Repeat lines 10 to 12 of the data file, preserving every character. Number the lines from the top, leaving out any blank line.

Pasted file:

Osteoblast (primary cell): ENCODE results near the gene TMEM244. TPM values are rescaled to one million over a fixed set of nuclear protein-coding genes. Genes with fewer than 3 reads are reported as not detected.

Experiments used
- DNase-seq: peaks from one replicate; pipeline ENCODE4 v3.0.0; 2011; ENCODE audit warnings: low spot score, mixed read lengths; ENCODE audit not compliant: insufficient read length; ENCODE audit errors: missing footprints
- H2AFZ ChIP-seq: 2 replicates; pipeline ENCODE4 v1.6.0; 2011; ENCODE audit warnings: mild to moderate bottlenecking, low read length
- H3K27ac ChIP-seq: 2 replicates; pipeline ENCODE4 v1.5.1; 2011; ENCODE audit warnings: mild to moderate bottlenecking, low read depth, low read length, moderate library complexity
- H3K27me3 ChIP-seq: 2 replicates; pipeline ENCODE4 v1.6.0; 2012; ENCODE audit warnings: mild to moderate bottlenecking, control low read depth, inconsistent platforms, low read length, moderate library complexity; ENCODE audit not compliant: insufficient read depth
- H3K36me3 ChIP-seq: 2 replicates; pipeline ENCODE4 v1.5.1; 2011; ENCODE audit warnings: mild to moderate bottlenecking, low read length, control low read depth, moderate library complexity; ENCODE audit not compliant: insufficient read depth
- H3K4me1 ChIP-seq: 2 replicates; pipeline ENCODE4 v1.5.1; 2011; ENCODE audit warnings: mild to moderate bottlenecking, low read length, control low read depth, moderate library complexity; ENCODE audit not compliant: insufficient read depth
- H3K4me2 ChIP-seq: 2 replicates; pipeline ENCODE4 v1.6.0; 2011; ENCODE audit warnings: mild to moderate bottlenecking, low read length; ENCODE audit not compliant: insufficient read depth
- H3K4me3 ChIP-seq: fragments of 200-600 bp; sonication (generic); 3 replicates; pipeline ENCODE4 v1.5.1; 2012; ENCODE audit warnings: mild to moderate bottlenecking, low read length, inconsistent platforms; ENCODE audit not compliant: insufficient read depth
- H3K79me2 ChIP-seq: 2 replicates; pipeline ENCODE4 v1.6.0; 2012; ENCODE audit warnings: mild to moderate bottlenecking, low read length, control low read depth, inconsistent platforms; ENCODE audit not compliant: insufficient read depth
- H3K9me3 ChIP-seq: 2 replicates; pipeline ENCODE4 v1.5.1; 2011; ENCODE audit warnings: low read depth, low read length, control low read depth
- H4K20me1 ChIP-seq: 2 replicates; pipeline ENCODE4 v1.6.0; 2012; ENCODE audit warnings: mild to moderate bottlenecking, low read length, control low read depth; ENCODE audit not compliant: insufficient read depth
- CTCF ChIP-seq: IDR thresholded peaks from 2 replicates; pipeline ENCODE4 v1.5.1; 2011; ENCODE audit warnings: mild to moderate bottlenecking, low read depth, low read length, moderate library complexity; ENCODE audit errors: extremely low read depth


- H3K4me3 ChIP-seq: fragments of 200-600 bp; sonication (generic); 3 replicates; pipeline ENCODE4 v1.5.1; 2012; ENCODE audit warnings: mild to moderate bottlenecking, low read length, inconsistent platforms; ENCODE audit not compliant: insufficient read depth
- H3K79me2 ChIP-seq: 2 replicates; pipeline ENCODE4 v1.6.0; 2012; ENCODE audit warnings: mild to moderate bottlenecking, low read length, control low read depth, inconsistent platforms; ENCODE audit not compliant: insufficient read depth
- H3K9me3 ChIP-seq: 2 replicates; pipeline ENCODE4 v1.5.1; 2011; ENCODE audit warnings: low read depth, low read length, control low read depth